Just like your mom and dad

Research shows political views can be influenced by your parents.

Brian Arola

As students prepare to vote in the upcoming election, their parents’ views may weigh more heavily into their decisions than they realize.

Research has shown that parents can have an enormous influence on their children’s political leanings.

The process is called political socialization, and there are three generations of evidence on the subject, said Laura Stoker, associate political science professor at University of California-Berkeley.

Researchers began interviewing subjects in 1965, but Stoker said she came on in 1997 for the fourth wave of data.

“A lot of what we’re trying to do is look at how the political views the parents express while the child is still in the home help us understand the child’s political views and behavior as they move through adulthood,” she said.

Stoker said politically outspoken parents are most likely to influence their
offspring.

“Most of [the research] demonstrates that especially parents that are politically involved and put out the same message year after year tend to produce children that have political views very similar to the parents,” Stoker said.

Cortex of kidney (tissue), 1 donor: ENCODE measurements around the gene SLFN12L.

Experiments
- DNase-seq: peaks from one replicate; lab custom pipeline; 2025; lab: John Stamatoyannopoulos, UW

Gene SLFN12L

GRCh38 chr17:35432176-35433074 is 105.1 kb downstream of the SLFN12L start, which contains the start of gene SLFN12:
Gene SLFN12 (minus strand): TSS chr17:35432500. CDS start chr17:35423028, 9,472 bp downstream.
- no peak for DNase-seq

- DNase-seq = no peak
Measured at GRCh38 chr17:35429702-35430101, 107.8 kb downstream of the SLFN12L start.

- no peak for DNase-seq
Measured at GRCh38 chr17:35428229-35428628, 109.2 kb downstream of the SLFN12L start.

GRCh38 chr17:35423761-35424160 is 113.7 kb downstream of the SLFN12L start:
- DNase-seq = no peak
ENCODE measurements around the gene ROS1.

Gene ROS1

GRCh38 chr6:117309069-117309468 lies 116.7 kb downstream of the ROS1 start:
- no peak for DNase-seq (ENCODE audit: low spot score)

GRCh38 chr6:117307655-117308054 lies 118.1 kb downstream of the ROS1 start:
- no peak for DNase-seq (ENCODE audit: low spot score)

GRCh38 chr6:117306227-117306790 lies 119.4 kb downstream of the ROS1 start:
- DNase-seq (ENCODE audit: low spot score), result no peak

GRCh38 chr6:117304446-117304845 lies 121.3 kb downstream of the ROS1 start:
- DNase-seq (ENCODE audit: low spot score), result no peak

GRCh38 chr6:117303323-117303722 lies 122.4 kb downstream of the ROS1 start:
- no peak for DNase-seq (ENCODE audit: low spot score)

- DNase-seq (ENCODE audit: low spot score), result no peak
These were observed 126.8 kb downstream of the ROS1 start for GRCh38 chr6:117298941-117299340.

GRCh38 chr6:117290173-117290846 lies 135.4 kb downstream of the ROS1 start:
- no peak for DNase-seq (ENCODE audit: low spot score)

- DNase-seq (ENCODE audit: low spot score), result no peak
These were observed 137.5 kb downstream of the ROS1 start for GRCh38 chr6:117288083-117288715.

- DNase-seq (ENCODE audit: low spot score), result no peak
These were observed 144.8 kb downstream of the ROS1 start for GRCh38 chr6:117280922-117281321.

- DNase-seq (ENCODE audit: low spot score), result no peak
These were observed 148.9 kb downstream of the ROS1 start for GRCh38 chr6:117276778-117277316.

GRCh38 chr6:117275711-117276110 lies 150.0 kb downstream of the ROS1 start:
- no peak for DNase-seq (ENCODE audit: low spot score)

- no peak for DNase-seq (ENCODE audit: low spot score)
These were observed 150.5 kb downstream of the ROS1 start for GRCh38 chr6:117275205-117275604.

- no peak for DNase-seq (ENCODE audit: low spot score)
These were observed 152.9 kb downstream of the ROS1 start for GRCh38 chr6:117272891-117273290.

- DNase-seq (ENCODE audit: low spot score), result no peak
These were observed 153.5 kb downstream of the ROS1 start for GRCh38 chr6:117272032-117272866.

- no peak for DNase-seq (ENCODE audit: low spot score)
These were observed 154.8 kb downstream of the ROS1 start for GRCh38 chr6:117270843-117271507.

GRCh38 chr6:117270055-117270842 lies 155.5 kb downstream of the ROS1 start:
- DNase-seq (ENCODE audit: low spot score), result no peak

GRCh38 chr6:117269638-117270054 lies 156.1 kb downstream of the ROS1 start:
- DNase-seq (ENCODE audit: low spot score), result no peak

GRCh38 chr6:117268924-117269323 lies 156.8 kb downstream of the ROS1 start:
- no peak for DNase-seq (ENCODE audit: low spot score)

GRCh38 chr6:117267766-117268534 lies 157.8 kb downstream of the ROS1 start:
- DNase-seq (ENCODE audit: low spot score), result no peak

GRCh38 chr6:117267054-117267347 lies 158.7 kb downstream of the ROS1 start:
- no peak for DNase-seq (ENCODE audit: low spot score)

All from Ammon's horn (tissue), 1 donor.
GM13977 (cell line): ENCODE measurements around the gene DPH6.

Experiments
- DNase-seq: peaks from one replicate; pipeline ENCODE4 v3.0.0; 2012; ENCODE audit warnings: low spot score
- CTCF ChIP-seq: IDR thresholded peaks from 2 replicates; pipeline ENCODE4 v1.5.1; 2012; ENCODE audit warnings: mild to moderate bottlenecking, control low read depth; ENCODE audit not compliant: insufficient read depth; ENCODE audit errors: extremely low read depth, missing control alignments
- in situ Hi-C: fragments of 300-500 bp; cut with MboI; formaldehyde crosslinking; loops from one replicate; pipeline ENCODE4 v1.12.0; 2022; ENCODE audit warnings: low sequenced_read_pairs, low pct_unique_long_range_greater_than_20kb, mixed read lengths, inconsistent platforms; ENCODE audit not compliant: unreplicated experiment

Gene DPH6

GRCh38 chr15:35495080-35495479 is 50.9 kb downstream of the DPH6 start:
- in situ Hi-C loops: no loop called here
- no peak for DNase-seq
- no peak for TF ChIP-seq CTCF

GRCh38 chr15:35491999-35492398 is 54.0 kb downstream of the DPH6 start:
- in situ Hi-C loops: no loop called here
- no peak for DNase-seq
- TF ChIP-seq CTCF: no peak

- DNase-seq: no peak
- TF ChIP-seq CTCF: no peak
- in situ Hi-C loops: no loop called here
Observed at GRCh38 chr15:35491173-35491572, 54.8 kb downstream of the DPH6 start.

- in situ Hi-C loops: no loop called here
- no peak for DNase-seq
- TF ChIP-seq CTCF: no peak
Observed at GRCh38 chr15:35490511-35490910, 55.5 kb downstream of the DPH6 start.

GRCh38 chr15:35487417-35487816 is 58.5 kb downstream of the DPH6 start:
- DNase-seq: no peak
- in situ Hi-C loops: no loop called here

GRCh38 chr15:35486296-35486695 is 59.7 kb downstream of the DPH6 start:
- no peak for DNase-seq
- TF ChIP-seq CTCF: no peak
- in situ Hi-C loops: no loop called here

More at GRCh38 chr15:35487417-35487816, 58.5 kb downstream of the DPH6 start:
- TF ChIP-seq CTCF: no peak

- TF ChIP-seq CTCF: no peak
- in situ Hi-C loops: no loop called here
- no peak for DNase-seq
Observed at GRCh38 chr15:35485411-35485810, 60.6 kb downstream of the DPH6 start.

Along with political involvement, there are other factors involved in their influence on their kids.

“The socialization is strongest when the parents are very vocal, both parents agree and both parents communicate the same kind of messages year after year when the child is going through their pre-teen and adolescent years,” she said.

Researchers are also looking into whether genetics play some role in political views, Stoker said.

She said genetic inheritance could be what has been previously thought of as parental influence.

Stoker said that, in political socialization research, the college timeframe is known as “the impressionable years.”

“As young people leave home and move into independence for the first time, it’s the place in a life cycle where there’s maximal change,” she said.

Students weigh in

University of Minnesota students were uncertain whether their parents have influenced their own political beliefs.

Elementary education sophomore Kate Schumacher said she wanted to find a different view from her mom while growing up and ended up being influenced by other members of her family.

“My brother, he’s older than me, so I guess he formed my opinions more greatly than my mom,” Schumacher said.

Astrophysics freshman Modi Hammarstedt  said his parents’ liberal views “definitely” influenced him growing up, but being away from them has changed him a little.

“Now that I’m away from home, I’m broadening my horizons and taking more in,” he said. “But [my views are] probably not going to change that much.”

Communication studies senior Liv Sherman said her parents didn’t talk much about politics growing up, but her political viewpoints still align with them.

“I’m pretty far left. I’m a democrat,” Sherman said. “And both my parents are democrats.”